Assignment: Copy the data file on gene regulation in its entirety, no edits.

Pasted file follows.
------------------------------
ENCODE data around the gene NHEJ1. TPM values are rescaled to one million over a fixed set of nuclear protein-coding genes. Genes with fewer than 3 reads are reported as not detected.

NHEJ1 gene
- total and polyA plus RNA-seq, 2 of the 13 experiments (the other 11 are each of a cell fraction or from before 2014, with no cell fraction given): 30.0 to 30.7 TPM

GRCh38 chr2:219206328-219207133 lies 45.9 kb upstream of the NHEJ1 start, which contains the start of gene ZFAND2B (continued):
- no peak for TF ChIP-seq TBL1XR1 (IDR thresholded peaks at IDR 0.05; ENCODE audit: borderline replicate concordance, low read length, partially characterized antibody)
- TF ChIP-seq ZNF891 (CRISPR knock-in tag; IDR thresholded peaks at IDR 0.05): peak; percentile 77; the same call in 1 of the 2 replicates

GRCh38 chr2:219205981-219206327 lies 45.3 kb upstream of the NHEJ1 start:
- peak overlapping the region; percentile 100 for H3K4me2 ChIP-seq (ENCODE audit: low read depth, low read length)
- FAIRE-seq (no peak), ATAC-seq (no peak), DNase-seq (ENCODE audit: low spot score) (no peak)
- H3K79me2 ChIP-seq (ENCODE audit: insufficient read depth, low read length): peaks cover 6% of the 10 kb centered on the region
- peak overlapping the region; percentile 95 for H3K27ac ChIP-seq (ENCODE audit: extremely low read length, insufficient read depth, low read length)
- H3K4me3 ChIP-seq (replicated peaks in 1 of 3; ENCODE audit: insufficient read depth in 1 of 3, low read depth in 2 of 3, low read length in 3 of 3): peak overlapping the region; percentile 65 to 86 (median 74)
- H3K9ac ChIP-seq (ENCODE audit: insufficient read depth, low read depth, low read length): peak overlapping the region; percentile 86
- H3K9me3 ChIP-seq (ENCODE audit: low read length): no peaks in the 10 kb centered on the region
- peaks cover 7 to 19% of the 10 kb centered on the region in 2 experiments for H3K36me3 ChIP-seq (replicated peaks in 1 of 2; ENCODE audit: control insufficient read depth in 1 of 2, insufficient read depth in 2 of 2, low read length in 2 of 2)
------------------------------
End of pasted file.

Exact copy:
ENCODE data around the gene NHEJ1. TPM values are rescaled to one million over a fixed set of nuclear protein-coding genes. Genes with fewer than 3 reads are reported as not detected.

NHEJ1 gene
- total and polyA plus RNA-seq, 2 of the 13 experiments (the other 11 are each of a cell fraction or from before 2014, with no cell fraction given): 30.0 to 30.7 TPM

GRCh38 chr2:219206328-219207133 lies 45.9 kb upstream of the NHEJ1 start, which contains the start of gene ZFAND2B (continued):
- no peak for TF ChIP-seq TBL1XR1 (IDR thresholded peaks at IDR 0.05; ENCODE audit: borderline replicate concordance, low read length, partially characterized antibody)
- TF ChIP-seq ZNF891 (CRISPR knock-in tag; IDR thresholded peaks at IDR 0.05): peak; percentile 77; the same call in 1 of the 2 replicates

GRCh38 chr2:219205981-219206327 lies 45.3 kb upstream of the NHEJ1 start:
- peak overlapping the region; percentile 100 for H3K4me2 ChIP-seq (ENCODE audit: low read depth, low read length)
- FAIRE-seq (no peak), ATAC-seq (no peak), DNase-seq (ENCODE audit: low spot score) (no peak)
- H3K79me2 ChIP-seq (ENCODE audit: insufficient read depth, low read length): peaks cover 6% of the 10 kb centered on the region
- peak overlapping the region; percentile 95 for H3K27ac ChIP-seq (ENCODE audit: extremely low read length, insufficient read depth, low read length)
- H3K4me3 ChIP-seq (replicated peaks in 1 of 3; ENCODE audit: insufficient read depth in 1 of 3, low read depth in 2 of 3, low read length in 3 of 3): peak overlapping the region; percentile 65 to 86 (median 74)
- H3K9ac ChIP-seq (ENCODE audit: insufficient read depth, low read depth, low read length): peak overlapping the region; percentile 86
- H3K9me3 ChIP-seq (ENCODE audit: low read length): no peaks in the 10 kb centered on the region
- peaks cover 7 to 19% of the 10 kb centered on the region in 2 experiments for H3K36me3 ChIP-seq (replicated peaks in 1 of 2; ENCODE audit: control insufficient read depth in 1 of 2, insufficient read depth in 2 of 2, low read length in 2 of 2)